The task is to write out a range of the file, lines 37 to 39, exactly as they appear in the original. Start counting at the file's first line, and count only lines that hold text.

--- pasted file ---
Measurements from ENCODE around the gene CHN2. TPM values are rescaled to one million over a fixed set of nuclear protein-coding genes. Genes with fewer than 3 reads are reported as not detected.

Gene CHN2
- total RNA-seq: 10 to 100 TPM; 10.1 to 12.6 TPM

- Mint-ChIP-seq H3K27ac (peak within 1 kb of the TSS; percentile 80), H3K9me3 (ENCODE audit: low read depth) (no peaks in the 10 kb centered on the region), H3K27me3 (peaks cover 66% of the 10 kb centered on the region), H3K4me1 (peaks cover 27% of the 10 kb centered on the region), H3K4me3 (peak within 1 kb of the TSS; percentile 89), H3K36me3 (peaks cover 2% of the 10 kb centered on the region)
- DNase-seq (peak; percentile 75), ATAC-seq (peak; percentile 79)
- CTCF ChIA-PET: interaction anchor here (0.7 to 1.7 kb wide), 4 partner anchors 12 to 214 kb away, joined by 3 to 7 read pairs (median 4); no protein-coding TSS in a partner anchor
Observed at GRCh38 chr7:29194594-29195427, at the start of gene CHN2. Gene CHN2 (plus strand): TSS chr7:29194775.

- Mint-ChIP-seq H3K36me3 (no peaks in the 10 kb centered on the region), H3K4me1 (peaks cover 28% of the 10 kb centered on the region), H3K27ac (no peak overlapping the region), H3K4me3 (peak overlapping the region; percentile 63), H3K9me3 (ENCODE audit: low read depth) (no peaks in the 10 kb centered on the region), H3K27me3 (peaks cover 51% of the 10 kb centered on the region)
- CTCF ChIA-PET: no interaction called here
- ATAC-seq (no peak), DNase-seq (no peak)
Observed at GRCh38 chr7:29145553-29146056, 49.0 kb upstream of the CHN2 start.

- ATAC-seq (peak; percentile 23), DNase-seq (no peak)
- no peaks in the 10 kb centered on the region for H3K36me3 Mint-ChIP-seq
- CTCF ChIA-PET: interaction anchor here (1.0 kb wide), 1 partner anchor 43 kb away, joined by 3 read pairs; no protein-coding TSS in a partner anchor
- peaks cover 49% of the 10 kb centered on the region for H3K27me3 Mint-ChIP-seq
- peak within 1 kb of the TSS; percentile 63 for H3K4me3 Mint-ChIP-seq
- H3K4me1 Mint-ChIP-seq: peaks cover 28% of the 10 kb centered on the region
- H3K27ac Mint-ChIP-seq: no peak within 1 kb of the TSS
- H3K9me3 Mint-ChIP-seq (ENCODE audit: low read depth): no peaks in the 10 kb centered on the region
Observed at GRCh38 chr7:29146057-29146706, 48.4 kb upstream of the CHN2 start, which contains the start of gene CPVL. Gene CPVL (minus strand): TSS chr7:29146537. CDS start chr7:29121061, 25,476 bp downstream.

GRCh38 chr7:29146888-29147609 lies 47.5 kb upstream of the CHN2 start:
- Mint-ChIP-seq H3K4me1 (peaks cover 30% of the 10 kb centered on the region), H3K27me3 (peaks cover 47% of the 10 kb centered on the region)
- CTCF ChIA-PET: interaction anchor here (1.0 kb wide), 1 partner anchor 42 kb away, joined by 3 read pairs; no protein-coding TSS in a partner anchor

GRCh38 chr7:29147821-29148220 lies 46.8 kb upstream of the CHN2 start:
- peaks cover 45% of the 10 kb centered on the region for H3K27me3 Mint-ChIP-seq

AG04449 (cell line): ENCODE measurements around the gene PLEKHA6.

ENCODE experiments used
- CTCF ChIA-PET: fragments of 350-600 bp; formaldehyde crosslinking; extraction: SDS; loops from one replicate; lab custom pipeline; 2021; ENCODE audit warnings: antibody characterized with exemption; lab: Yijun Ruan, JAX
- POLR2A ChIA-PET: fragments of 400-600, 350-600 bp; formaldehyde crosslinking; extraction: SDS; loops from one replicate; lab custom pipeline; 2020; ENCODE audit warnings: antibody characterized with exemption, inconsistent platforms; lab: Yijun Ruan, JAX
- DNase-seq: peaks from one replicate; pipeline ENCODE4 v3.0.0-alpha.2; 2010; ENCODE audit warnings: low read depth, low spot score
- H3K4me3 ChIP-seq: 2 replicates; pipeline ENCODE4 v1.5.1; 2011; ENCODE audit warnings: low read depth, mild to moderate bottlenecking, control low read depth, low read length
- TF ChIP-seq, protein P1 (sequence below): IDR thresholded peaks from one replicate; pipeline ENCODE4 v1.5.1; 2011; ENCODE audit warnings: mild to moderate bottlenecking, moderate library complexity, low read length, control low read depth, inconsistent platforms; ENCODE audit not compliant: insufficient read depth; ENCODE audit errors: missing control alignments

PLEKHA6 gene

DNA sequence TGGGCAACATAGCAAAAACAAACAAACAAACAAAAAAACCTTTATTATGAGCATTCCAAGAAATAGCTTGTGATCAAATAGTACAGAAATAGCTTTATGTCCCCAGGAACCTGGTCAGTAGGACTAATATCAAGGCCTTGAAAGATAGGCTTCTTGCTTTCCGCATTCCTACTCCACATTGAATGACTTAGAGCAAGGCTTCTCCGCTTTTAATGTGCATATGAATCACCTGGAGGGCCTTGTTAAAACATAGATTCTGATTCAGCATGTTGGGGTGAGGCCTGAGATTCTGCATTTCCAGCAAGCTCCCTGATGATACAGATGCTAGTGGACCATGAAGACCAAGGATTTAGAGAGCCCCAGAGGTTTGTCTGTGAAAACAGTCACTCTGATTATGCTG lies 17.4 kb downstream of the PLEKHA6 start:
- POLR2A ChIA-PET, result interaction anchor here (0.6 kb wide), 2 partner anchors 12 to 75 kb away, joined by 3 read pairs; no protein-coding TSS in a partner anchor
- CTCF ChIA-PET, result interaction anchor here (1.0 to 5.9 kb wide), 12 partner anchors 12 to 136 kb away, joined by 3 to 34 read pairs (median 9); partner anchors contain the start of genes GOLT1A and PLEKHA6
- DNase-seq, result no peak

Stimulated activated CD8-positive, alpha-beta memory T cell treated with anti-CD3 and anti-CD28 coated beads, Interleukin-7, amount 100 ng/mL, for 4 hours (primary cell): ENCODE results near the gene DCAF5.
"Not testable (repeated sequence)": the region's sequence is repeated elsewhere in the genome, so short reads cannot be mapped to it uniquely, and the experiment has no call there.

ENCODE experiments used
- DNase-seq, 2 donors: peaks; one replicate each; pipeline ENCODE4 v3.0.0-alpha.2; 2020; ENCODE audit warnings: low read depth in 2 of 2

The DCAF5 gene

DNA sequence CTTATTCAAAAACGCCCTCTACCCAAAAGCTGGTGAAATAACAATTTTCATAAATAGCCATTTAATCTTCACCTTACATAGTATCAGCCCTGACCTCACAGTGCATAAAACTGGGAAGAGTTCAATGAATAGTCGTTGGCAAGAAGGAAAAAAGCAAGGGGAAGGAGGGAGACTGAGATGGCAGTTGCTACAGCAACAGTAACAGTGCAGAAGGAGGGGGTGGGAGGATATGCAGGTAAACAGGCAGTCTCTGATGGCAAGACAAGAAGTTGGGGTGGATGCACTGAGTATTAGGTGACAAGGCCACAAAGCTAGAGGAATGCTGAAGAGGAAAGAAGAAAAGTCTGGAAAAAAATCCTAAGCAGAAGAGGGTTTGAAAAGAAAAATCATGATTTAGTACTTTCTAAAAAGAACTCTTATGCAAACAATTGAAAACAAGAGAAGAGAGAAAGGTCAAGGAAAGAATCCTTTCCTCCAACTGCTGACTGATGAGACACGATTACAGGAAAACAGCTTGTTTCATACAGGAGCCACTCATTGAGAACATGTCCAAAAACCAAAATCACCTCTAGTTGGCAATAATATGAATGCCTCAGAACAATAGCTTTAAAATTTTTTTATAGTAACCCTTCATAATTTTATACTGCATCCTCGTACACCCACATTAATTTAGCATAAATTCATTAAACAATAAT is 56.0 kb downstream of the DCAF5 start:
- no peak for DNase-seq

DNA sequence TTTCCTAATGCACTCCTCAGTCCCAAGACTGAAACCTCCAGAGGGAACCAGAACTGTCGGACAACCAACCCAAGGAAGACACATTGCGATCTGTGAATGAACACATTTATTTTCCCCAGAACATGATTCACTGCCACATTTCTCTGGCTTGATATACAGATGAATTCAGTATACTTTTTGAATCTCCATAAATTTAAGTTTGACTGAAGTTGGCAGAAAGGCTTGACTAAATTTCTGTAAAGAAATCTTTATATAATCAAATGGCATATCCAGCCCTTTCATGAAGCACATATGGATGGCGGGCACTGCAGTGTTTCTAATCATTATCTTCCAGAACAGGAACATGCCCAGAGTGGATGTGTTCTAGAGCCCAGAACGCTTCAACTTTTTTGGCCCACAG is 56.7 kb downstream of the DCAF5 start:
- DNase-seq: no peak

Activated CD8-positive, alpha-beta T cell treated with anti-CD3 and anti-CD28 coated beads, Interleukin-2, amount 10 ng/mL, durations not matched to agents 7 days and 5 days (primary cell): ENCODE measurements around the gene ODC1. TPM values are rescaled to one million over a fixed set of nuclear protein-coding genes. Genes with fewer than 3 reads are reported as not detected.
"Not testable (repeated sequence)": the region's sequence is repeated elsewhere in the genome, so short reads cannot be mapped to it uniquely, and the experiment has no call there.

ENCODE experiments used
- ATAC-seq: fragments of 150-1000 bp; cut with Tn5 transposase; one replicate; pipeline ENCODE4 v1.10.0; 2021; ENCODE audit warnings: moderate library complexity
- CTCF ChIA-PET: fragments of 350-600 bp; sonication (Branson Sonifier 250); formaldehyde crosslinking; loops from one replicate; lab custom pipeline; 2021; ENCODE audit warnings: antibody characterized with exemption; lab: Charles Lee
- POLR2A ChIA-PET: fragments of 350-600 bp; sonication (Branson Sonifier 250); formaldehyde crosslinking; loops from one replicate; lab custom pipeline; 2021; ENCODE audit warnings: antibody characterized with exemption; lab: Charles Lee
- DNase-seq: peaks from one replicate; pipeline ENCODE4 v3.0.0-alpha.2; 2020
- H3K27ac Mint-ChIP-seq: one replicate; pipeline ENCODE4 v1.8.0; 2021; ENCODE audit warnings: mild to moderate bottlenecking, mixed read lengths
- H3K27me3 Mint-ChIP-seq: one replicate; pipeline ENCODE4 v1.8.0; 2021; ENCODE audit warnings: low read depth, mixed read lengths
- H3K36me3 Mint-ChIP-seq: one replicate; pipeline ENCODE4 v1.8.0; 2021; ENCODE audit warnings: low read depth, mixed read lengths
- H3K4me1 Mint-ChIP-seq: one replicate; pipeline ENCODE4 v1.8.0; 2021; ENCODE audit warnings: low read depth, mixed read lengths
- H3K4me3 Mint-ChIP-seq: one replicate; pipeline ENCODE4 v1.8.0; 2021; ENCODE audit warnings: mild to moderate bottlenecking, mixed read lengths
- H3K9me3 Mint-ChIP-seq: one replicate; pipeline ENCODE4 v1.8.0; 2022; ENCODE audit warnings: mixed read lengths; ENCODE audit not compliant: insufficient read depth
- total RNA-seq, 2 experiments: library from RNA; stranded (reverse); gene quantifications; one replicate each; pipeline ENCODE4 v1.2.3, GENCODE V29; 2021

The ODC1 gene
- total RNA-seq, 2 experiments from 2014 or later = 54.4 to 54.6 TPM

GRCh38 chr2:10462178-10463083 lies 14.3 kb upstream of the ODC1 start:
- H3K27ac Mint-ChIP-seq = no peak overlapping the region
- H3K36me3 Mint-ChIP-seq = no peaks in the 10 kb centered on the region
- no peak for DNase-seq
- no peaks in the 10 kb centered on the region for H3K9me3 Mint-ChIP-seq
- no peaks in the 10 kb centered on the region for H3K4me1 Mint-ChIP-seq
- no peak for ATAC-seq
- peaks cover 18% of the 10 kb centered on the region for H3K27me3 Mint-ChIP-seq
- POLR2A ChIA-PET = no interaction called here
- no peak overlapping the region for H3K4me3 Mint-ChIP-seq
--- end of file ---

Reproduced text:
- DNase-seq, result no peak

Stimulated activated CD8-positive, alpha-beta memory T cell treated with anti-CD3 and anti-CD28 coated beads, Interleukin-7, amount 100 ng/mL, for 4 hours (primary cell): ENCODE results near the gene DCAF5.
"Not testable (repeated sequence)": the region's sequence is repeated elsewhere in the genome, so short reads cannot be mapped to it uniquely, and the experiment has no call there.